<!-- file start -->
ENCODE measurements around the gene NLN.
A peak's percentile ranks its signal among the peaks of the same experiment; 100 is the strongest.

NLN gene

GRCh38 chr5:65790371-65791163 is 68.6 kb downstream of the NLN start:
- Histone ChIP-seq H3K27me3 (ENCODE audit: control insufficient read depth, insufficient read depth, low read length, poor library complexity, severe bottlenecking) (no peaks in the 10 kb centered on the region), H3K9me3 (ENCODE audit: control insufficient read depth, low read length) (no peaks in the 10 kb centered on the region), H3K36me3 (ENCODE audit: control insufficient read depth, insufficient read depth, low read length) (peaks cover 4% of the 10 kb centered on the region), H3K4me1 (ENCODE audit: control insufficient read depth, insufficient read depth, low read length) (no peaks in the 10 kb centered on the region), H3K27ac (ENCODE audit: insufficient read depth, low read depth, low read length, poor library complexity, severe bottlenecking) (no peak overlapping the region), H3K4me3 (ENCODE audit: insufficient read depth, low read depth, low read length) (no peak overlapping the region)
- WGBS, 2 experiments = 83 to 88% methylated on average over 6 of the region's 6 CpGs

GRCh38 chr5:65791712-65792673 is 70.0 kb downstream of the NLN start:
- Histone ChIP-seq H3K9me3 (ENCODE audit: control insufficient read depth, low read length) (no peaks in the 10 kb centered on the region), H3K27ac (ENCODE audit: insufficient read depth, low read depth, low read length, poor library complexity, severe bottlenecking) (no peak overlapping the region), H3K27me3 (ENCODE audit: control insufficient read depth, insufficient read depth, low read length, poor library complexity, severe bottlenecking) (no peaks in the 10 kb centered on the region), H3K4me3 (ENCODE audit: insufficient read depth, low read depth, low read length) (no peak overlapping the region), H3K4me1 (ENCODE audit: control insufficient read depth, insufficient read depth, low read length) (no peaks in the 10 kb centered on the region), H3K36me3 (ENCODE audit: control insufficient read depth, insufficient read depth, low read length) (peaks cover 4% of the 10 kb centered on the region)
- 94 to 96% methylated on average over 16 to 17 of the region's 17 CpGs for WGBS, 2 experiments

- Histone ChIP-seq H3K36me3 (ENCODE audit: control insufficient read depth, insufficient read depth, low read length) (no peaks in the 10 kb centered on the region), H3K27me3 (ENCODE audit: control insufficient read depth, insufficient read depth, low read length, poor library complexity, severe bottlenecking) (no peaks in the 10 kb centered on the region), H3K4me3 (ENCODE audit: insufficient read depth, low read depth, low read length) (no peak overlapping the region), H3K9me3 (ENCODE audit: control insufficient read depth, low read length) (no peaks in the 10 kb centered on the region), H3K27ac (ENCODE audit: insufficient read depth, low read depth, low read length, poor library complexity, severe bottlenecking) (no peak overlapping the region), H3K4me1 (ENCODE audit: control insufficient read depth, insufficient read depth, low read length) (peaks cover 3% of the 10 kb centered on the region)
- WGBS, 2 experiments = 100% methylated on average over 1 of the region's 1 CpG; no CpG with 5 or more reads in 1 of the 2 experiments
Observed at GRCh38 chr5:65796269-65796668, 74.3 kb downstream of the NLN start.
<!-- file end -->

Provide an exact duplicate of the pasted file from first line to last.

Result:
ENCODE measurements around the gene NLN.
A peak's percentile ranks its signal among the peaks of the same experiment; 100 is the strongest.

NLN gene

GRCh38 chr5:65790371-65791163 is 68.6 kb downstream of the NLN start:
- Histone ChIP-seq H3K27me3 (ENCODE audit: control insufficient read depth, insufficient read depth, low read length, poor library complexity, severe bottlenecking) (no peaks in the 10 kb centered on the region), H3K9me3 (ENCODE audit: control insufficient read depth, low read length) (no peaks in the 10 kb centered on the region), H3K36me3 (ENCODE audit: control insufficient read depth, insufficient read depth, low read length) (peaks cover 4% of the 10 kb centered on the region), H3K4me1 (ENCODE audit: control insufficient read depth, insufficient read depth, low read length) (no peaks in the 10 kb centered on the region), H3K27ac (ENCODE audit: insufficient read depth, low read depth, low read length, poor library complexity, severe bottlenecking) (no peak overlapping the region), H3K4me3 (ENCODE audit: insufficient read depth, low read depth, low read length) (no peak overlapping the region)
- WGBS, 2 experiments = 83 to 88% methylated on average over 6 of the region's 6 CpGs

GRCh38 chr5:65791712-65792673 is 70.0 kb downstream of the NLN start:
- Histone ChIP-seq H3K9me3 (ENCODE audit: control insufficient read depth, low read length) (no peaks in the 10 kb centered on the region), H3K27ac (ENCODE audit: insufficient read depth, low read depth, low read length, poor library complexity, severe bottlenecking) (no peak overlapping the region), H3K27me3 (ENCODE audit: control insufficient read depth, insufficient read depth, low read length, poor library complexity, severe bottlenecking) (no peaks in the 10 kb centered on the region), H3K4me3 (ENCODE audit: insufficient read depth, low read depth, low read length) (no peak overlapping the region), H3K4me1 (ENCODE audit: control insufficient read depth, insufficient read depth, low read length) (no peaks in the 10 kb centered on the region), H3K36me3 (ENCODE audit: control insufficient read depth, insufficient read depth, low read length) (peaks cover 4% of the 10 kb centered on the region)
- 94 to 96% methylated on average over 16 to 17 of the region's 17 CpGs for WGBS, 2 experiments

- Histone ChIP-seq H3K36me3 (ENCODE audit: control insufficient read depth, insufficient read depth, low read length) (no peaks in the 10 kb centered on the region), H3K27me3 (ENCODE audit: control insufficient read depth, insufficient read depth, low read length, poor library complexity, severe bottlenecking) (no peaks in the 10 kb centered on the region), H3K4me3 (ENCODE audit: insufficient read depth, low read depth, low read length) (no peak overlapping the region), H3K9me3 (ENCODE audit: control insufficient read depth, low read length) (no peaks in the 10 kb centered on the region), H3K27ac (ENCODE audit: insufficient read depth, low read depth, low read length, poor library complexity, severe bottlenecking) (no peak overlapping the region), H3K4me1 (ENCODE audit: control insufficient read depth, insufficient read depth, low read length) (peaks cover 3% of the 10 kb centered on the region)
- WGBS, 2 experiments = 100% methylated on average over 1 of the region's 1 CpG; no CpG with 5 or more reads in 1 of the 2 experiments
Observed at GRCh38 chr5:65796269-65796668, 74.3 kb downstream of the NLN start.